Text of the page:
“The town council was de jure a board of health, but they generally delegated their power to some broken down old man who confined his exertions to warning people in the spring to move the ashes from their back yards.”

The lecture did seem to have an effect on the people of Peterborough, as there were immediate moves towards lobbying the town council to form a proper board, with qualified people on it.

And, is we have come to expect in this era of history, there was a great deal of railway talk going on.  The village of Lakefield was at the centre of this locally, looking forward to having “an engine house built, a morning and evening train [to Peterborough], and our station completed (Peterborough Examiner, December 7th, 1882).”  In this case it was the Midland Railway making the improvements, in order to make better connections in Peterborough with the Grand Trunk.

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Waiting for the train in Lakefield, circa 1910. The Grand Trunk had taken over the Midland Railway in 1884. (Photo via Canada-Rail)

 

The Pacific Railway also remained in the news, with the Examiner still raging against it.  In 1881, the problem had been the railway’s monopoly over movement of goods in the West of the country.  This year, however, it was the spectre of an American takeover of the project, with the name of William Henry Vanderbilt at the fore of the rumours (Vanderbilt already owned at least one Canadian railroad – the Canada Southern – which he had inherited from his father Cornelius).  What prompted this fear was a request by the group that owned the Pacific to be allowed to float enough stock to raise their capital from 15 million to 100 million dollars.  This, patently, could not happen through Canadian investment alone, hence the worries about foreign money.  The Examiner used the occasion, in its December 7th issue, to fire another broadside in the direction of the Pacific’s owners:

“Their power for evil is one at which the country, if it looked at the matter with dispassionate deliberation, would stand aghast.”

In any case, the Pacific Railway was not to be taken over by William Vanderbilt or anybody else.  Instead, in 1884, the Canadian Government passed a railway relief that steered another 22.5 million dollars in the company’s direction, and that was enough to get the job done.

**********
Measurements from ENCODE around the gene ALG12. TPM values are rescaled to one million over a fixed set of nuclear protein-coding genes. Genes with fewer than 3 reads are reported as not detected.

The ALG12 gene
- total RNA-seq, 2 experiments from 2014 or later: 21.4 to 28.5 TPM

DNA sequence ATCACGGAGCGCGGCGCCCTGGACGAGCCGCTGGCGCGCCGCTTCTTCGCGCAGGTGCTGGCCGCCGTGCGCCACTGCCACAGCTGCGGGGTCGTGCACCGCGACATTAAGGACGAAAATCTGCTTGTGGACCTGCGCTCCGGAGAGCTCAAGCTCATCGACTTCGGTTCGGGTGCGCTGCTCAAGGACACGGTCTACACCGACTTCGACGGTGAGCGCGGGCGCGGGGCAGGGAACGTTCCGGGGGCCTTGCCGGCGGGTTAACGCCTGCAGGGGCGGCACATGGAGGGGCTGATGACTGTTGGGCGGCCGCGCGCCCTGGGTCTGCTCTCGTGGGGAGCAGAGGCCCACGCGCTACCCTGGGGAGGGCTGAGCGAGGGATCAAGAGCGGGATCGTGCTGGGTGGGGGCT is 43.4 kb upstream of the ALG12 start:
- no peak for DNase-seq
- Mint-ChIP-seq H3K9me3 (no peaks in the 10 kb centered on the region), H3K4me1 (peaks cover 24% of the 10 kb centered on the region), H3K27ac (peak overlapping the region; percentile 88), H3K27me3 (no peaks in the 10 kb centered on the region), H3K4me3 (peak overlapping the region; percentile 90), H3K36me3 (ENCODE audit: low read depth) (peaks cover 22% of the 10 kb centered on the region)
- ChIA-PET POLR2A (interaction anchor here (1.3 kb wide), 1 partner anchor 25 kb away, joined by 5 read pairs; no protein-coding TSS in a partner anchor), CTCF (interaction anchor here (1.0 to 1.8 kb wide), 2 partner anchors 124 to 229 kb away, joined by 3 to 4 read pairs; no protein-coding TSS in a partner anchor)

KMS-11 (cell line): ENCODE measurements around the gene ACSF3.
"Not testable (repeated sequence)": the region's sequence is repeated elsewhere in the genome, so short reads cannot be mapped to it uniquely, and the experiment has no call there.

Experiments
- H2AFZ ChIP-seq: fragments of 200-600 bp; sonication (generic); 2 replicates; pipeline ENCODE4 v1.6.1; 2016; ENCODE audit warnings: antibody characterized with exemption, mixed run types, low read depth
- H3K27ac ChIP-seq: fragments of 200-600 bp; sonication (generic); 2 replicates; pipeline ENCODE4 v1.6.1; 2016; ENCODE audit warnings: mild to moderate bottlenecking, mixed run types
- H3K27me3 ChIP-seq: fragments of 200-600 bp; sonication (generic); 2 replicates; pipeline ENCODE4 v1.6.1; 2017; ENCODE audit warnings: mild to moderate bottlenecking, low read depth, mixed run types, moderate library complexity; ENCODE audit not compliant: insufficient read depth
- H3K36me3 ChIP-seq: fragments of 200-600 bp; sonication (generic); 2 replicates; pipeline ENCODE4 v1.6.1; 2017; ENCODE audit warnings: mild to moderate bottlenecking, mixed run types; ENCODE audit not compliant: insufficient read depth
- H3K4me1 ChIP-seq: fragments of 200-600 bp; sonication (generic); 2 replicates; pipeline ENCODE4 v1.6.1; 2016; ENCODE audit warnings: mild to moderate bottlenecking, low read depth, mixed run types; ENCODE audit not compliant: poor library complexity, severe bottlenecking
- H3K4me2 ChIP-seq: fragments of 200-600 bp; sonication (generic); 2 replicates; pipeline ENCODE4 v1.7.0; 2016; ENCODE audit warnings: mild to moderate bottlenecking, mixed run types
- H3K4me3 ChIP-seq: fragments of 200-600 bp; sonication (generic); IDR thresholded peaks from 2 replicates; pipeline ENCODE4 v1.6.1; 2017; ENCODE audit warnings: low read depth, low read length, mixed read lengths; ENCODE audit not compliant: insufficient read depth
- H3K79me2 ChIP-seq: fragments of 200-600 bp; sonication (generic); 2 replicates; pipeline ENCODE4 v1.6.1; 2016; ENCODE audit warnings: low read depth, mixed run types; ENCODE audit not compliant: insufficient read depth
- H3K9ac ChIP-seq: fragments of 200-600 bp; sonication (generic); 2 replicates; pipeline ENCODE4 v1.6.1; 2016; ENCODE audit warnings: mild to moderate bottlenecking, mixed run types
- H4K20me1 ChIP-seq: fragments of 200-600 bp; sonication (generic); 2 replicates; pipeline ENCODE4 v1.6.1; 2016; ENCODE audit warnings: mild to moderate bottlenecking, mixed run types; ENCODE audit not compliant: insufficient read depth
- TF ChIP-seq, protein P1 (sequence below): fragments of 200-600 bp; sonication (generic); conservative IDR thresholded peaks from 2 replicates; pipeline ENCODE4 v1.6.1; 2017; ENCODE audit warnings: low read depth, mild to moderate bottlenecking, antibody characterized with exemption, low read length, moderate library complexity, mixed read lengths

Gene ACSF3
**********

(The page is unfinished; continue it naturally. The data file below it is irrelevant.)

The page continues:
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Tsar Alexander III of Russia, in the 1880s. (Photo via History is Now)

 

Apart from discussing the Pacific Railway, we have stayed fairly close to home in this one, and the reason is simply that there was very little going on in the wider world that seems to have attracted the attention of the Peterborough papers.  There was, however, one little note in the Peterborough Times that serves a harbinger of events still far in the future.  The Times, in its December 9th issue, briefly mentioned political disturbances among university students in Russia, with several being expelled from the Demidov Judicial Lyceum in Yaroslavl.  The new Tsar, Alexander III (Alexander II had been assassinated in 1881), was in the midst of instituting autocratic reforms, and these were not going over well in many sectors.  The disturbances in the country’s universities were part of the long, slow, build-up to 1917…

That’s about all for 1882 – next time, of course, it will mid-December of 1883!  I did, however, promise you a funny story about a pig, so here it is, from the Peterborough Examiner of December 7th:

accident

“[T]his village” refers to Lakefield.

‘Til next time!

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*The Diocese of Peterborough included at first not only a large swath of the territory between Lake Ontario and Georgian Bay, but also a non-contiguous tract of land far off to the West, along the shore of Lake Superior.  This last became part of the diocese of Sault Ste. Marie in 1904.

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2 Responses to This Week in Peterborough: 1882

  1. Pingback: The Victory Song of Colonel F.W. Haultain | Peterboriana

  2. Pingback: This Week in Peterborough: 1921 | Peterboriana